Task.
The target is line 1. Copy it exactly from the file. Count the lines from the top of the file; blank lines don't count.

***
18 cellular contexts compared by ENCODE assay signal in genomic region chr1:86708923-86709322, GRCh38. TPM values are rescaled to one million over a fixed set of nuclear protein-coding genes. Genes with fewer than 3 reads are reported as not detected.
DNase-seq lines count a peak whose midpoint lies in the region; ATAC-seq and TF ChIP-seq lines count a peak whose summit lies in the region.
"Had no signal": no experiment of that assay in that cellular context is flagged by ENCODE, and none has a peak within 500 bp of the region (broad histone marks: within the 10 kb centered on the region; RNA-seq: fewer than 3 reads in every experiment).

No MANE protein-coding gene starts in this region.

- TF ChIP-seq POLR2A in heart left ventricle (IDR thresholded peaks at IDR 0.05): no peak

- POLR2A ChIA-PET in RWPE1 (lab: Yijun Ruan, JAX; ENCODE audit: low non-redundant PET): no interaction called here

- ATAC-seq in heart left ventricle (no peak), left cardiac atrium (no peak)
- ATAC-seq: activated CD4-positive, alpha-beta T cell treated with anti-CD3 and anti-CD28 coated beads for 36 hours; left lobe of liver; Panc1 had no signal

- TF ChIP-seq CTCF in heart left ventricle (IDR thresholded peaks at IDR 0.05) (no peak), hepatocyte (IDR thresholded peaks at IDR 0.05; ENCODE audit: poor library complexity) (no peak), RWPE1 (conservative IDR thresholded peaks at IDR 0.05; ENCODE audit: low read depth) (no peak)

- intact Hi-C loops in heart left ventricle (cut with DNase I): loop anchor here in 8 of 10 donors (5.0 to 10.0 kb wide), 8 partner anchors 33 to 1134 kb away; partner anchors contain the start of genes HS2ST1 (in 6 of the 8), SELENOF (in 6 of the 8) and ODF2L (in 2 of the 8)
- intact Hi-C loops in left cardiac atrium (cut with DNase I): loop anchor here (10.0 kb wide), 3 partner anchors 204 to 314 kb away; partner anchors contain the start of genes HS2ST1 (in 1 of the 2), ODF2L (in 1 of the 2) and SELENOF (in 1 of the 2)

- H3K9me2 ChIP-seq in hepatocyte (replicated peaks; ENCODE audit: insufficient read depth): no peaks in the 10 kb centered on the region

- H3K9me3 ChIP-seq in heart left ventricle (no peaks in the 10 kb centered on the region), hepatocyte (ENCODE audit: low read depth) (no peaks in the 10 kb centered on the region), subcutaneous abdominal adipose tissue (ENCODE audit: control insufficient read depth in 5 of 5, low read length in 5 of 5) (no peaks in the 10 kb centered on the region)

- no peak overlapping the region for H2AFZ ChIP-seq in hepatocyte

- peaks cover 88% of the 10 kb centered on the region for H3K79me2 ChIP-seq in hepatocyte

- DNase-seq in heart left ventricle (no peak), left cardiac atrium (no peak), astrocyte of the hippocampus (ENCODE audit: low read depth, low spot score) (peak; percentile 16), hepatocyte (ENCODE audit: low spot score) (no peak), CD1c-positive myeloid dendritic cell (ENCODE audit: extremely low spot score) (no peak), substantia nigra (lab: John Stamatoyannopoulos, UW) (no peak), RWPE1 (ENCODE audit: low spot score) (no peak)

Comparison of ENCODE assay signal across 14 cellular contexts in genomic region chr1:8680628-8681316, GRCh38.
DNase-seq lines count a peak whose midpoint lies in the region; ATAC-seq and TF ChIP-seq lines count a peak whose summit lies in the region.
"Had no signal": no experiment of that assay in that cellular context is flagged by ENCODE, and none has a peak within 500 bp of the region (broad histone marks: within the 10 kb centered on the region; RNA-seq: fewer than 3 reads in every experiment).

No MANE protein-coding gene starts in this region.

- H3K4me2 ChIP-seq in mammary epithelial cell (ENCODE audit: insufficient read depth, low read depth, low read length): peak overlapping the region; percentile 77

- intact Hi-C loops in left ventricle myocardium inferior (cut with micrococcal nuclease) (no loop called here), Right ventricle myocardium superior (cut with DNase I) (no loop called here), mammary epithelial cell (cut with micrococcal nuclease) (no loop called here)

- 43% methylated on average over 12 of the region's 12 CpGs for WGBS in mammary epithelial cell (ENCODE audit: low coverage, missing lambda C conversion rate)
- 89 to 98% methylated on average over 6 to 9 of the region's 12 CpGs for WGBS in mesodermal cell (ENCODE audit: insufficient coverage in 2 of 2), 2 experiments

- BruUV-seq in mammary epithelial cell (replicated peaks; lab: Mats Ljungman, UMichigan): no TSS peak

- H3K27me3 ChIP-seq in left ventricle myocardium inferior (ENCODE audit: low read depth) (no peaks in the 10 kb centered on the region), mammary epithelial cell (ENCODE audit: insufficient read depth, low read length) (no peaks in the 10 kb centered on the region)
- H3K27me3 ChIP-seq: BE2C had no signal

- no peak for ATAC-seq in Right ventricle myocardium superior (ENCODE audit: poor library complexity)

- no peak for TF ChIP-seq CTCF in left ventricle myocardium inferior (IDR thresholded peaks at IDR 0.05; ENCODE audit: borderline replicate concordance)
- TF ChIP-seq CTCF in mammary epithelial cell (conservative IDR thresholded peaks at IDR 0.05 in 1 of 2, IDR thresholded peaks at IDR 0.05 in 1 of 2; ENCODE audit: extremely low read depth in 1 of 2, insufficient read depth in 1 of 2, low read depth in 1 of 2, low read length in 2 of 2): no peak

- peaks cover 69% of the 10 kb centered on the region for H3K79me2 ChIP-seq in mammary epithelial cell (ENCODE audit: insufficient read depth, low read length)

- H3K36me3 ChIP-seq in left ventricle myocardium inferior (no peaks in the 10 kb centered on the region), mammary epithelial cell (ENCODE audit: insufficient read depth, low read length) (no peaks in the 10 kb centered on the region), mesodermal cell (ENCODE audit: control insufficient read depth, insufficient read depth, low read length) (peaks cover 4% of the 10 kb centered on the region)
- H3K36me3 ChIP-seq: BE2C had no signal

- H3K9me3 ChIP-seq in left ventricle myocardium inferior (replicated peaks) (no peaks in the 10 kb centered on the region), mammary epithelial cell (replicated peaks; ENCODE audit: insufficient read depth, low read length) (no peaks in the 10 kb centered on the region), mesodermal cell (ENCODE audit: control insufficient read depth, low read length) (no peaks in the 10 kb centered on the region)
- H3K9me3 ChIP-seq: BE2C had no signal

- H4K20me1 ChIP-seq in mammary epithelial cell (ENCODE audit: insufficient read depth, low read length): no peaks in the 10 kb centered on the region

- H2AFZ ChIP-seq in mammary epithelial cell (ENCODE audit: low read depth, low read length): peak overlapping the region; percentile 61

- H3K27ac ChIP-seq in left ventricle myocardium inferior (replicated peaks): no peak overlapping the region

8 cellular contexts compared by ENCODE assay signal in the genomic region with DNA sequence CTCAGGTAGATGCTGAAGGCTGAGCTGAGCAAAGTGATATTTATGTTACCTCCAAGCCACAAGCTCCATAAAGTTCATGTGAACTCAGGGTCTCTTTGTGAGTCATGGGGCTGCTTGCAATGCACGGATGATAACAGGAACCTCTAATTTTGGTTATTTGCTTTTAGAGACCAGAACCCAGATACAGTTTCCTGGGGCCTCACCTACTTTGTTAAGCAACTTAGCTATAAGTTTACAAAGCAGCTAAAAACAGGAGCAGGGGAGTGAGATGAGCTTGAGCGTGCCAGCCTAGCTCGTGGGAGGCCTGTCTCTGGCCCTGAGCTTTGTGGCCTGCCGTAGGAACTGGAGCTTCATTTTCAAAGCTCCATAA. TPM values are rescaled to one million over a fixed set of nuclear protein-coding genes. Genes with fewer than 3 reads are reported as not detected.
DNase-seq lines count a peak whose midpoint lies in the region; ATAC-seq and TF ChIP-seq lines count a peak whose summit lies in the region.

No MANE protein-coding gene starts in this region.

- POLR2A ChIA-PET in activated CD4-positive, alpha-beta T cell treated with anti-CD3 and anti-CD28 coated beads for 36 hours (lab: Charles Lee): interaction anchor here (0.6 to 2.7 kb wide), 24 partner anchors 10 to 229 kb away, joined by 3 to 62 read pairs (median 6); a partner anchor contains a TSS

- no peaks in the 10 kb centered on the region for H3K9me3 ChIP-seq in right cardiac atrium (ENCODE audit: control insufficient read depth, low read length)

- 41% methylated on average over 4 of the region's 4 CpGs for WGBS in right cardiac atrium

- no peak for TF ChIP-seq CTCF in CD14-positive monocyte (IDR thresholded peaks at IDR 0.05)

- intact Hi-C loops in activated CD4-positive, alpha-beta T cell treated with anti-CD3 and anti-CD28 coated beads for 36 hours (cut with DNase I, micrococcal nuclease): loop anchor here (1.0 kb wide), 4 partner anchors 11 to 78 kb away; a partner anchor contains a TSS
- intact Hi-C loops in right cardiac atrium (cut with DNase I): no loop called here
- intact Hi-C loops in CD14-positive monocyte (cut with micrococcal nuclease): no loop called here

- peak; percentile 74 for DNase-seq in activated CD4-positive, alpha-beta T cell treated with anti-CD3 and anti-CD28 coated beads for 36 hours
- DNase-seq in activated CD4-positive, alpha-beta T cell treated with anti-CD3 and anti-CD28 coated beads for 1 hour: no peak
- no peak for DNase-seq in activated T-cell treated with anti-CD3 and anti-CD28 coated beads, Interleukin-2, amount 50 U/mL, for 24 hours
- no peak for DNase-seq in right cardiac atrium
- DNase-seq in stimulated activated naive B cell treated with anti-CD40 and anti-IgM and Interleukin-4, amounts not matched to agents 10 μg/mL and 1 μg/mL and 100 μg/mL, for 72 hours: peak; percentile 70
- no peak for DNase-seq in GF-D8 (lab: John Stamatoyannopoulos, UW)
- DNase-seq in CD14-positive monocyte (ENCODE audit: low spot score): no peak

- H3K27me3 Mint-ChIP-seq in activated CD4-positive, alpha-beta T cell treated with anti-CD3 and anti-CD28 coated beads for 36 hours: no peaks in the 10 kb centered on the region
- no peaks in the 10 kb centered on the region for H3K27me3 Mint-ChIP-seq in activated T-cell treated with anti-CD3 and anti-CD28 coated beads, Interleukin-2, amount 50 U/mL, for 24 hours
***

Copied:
18 cellular contexts compared by ENCODE assay signal in genomic region chr1:86708923-86709322, GRCh38. TPM values are rescaled to one million over a fixed set of nuclear protein-coding genes. Genes with fewer than 3 reads are reported as not detected.